Remarks by Sandra L. Thurman,
Director, Office of National AIDS Policy
Leadership and Investment in Fighting and Epidemic (LIFE’s) First Birthday Party
during the 13th International AIDS Conference
Durban, South Africa
July 11, 2000
Thank you for joining us this morning as we reflect on the first year implementation of President Clinton’s LIFE Initiative. Before we get down to specifics -- I thought it would be helpful to share with you a brief history of the United State’s increased response to the HIV/AIDS pandemic through what is now known as the LIFE Initiative – which stands for Leadership and Investment in Fighting an Epidemic.
The United States has been engaged in the fight against AIDS since the early 1980s. But increasingly we have come to realize that when it comes to AIDS – both the crisis and the opportunity have no borders. We have a great deal to learn from the experiences of other countries, and the suffering of citizens in our global village touches us all.
We have done much, but there remains much more that the United States and other developed nations can and must do.
A year and a half ago our President directed me to travel to Africa to report to him on ways we could expand our response to the AIDS pandemic in Africa, particularly as it affects children. Since then I have made seven trips to eleven African countries. Together with Members of the Cabinet, Congress and corporate America we went to witness firsthand both the tragedies and triumphs of AIDS in Africa. In response to the findings of these trips, the Administration requested and the Congress appropriated an additional $100 million in FY2000 to enhance our global AIDS efforts.
This new initiative provides for a series of steps to increase US leadership through support for some of the extraordinary community-based programs currently being funded through USAID and to provide much needed technical assistance through the Centers for Disease Control and Prevention [CDC]. This effort more than doubled our funding for prevention and care programs in Africa, and challenged our G8 and other partners to increase their efforts as well. We are delighted that Great Britain and Canada have done just that!
The initiative focuses on four key areas:
basic medical care (including treatment for related illnesses like STDs and TB).
And in the face of such tremendous need, the Clinton Administration has requested an additional $100 million increase to enhance and expand our efforts to combat AIDS in Africa and around the world. This vital funding will be debated in Congress tomorrow. If secured, these funds will enable us to bolster our efforts already underway at USAID and CDC – which you will hear about from my colleagues in a moment -- and to expand our approach to include the Departments of Labor and Defense for efforts to address HIV/AIDS transmission in the workplace and in the military.
Some of the other key components of this initiative include an increase in our efforts to include the AIDS epidemic in our foreign policy dialogue, to promote the use of resources freed up by debt relief for social and health programs – especially HIV prevention, and to engage all sectors including business, labor, foundations, the religious community and other non-governmental organizations in a broad-based mobilization.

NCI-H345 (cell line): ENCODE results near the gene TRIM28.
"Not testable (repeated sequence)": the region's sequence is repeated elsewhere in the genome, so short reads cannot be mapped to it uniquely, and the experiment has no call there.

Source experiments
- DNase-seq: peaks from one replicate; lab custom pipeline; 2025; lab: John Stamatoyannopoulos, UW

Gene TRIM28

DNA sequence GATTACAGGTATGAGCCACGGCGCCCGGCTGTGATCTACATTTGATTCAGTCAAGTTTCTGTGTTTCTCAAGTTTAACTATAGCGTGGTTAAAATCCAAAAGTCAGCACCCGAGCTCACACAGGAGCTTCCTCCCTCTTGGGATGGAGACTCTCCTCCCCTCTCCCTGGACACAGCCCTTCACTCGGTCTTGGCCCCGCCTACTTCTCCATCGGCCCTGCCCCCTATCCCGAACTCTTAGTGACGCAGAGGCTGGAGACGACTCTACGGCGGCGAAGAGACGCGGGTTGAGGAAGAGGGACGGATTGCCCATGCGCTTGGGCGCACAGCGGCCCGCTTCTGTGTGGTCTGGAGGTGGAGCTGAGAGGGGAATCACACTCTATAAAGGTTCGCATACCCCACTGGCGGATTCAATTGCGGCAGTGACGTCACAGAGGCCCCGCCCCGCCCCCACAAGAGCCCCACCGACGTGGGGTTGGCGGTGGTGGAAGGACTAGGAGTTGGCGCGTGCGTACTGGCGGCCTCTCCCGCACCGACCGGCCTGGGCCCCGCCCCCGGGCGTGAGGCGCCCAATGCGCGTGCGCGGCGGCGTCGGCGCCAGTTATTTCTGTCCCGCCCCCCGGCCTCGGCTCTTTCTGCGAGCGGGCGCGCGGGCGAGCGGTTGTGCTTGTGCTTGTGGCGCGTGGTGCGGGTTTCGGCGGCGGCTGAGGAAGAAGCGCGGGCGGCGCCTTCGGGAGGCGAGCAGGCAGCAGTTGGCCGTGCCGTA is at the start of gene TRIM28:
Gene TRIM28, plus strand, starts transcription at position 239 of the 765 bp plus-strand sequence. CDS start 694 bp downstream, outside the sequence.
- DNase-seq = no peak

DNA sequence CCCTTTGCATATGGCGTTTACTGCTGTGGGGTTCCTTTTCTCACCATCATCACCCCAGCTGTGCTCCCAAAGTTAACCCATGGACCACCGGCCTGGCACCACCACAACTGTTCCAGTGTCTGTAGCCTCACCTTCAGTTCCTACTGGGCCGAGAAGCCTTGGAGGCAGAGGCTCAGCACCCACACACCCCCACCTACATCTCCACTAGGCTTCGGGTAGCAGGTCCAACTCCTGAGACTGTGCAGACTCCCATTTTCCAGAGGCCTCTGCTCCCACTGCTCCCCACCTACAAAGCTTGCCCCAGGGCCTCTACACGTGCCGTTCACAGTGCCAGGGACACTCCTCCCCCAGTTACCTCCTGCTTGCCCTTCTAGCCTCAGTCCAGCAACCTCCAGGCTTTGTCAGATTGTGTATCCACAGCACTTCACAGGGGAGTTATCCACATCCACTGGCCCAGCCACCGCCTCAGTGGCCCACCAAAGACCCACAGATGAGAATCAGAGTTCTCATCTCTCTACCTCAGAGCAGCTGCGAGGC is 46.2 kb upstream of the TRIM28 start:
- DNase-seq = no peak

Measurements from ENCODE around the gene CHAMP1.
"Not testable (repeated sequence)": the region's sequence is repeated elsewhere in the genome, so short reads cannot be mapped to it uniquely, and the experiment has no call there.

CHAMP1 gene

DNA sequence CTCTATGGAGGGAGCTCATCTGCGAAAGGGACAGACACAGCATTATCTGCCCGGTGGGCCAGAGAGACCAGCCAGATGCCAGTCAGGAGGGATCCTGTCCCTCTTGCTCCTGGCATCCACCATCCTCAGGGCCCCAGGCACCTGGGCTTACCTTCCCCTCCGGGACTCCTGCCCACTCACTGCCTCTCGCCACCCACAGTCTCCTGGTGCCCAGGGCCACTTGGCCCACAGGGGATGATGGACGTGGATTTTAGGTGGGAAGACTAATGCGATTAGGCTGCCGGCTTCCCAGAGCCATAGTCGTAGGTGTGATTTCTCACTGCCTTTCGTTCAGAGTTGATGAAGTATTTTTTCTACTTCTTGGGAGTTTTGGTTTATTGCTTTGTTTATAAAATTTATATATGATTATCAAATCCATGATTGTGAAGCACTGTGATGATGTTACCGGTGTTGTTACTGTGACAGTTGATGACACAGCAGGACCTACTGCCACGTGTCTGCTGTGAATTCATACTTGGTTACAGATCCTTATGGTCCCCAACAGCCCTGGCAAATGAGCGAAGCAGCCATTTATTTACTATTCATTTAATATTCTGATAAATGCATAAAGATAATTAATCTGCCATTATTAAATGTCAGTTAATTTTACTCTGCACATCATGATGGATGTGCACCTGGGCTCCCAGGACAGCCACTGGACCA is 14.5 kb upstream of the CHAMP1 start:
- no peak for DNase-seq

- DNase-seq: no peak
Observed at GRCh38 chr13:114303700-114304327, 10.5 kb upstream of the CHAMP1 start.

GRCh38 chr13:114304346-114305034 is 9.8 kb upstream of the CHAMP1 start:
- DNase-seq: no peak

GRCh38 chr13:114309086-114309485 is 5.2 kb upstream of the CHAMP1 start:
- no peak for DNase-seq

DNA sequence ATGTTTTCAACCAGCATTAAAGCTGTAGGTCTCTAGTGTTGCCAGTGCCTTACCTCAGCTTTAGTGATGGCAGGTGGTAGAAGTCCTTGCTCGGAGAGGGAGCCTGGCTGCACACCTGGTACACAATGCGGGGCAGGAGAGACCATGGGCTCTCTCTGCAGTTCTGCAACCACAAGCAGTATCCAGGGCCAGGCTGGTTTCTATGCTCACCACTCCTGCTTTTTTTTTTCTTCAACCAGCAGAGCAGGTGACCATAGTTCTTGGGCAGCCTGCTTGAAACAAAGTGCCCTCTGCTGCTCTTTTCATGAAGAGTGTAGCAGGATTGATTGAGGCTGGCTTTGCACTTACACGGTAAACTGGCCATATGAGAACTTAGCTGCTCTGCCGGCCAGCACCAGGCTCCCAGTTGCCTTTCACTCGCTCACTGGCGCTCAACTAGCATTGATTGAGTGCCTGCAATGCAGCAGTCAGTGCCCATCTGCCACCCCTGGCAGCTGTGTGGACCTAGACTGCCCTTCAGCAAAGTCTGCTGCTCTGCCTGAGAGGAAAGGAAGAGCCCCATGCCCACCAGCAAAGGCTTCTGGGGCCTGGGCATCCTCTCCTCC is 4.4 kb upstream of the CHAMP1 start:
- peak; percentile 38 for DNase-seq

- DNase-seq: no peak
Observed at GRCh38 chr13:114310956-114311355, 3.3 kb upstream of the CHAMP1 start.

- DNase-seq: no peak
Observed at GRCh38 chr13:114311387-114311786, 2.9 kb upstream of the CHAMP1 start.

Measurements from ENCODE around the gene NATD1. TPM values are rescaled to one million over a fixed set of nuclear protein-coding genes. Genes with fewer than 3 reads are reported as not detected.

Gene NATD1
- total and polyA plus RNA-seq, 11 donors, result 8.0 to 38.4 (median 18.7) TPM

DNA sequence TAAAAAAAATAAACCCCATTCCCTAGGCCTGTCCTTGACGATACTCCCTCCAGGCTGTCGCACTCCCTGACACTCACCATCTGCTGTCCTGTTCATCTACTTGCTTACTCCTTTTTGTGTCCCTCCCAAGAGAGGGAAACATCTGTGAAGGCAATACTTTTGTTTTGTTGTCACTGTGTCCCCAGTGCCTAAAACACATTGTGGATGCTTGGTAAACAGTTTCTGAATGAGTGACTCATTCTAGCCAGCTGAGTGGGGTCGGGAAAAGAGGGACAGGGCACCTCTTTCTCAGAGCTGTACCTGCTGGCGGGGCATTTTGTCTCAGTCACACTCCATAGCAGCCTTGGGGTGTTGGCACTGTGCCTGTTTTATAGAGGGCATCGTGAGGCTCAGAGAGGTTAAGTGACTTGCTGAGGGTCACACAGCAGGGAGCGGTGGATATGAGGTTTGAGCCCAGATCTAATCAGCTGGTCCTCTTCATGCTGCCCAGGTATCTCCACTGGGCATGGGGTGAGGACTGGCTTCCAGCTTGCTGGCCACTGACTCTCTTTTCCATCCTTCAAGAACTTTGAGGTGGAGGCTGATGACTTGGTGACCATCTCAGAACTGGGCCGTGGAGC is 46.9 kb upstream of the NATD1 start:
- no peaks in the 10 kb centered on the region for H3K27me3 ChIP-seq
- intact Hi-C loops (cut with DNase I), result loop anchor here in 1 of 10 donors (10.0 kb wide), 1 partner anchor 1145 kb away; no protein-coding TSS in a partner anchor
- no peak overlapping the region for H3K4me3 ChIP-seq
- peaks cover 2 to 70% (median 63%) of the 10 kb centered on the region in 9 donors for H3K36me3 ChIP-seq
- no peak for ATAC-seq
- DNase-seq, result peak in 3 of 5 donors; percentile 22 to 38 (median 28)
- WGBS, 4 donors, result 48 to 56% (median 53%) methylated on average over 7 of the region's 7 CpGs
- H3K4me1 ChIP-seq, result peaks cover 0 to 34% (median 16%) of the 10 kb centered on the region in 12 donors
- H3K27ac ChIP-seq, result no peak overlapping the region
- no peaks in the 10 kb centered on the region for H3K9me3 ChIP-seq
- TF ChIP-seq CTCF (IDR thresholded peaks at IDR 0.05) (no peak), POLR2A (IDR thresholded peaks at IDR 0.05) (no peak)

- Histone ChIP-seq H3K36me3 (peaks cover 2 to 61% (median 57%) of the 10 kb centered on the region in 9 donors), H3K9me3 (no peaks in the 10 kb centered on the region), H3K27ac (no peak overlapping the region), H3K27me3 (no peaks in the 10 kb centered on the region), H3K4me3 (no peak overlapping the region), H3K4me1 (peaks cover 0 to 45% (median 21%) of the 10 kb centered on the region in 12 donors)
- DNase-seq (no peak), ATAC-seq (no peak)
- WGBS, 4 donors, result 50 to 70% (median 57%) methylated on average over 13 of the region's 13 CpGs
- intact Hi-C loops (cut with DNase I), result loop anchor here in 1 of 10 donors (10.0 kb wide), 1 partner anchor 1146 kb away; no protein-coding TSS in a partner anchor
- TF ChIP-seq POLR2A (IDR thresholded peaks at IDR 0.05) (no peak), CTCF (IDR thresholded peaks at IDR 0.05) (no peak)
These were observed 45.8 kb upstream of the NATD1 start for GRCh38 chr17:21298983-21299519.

This initiative recognizes that AIDS is much more than health crisis – it is fundamental development crisis, an economic crisis, and a security and stability crisis. For that reason, we have sought to include every department in our government in this effort. We have seen the success of a broad based multisectoral approach in Uganda and elsewhere, and we believe that it has great promise in our country as well.
The LIFE Initiative provides a great opportunity to shift old paradigms and is providing help and hope to countless individuals and families in new and different ways. Through LIFE we are joining forces – both at home, in Africa, and around the world.
While the LIFE initiative greatly strengthens the foundation of a comprehensive response to the pandemic – the United States clearly understands that there is more – much more that needs to be done. UNAIDS has estimated that it will take $1.5 billion to establish an effective HIV prevention program in sub-Saharan Africa and an additional $1.5 billion to deliver basic care and treatment to people with AIDS in the region. Unfortunately – our collective global investment in Africa is only one tenth of that amount.
The United States cannot and should not do this alone. This crisis will require the active engagement of all segments of all societies working together. Every bilateral donor, every multilateral lending agency, the corporate community, the foundation community, the religious community and every host government of a developing nation must do its part to provide the leadership and resources necessary to turn this tide. It can and it must be done.
The bottom line is this: we have no vaccine or cure in sight, and we are at the beginning of a global pandemic, not the end. What we see in Africa today, frankly, is just the tip of the iceberg. As goes Africa, so will go India and the Newly lndependent States of the Former Soviet Union. There must be a sense of urgency to work together with our partners in Africa and around the world, to learn from both our failures and our successes, and to share this experience with those countries that now stand on the brink of disaster. Millions of lives – perhaps hundreds of millions of lives – hang in the balance.
The pages of history reveal moments in time when the global community came together and collectively found – what President Clinton calls "the higher angels of our nature". In a world living with AIDS – we must reach for one of those historic moments now – or pay the price later.
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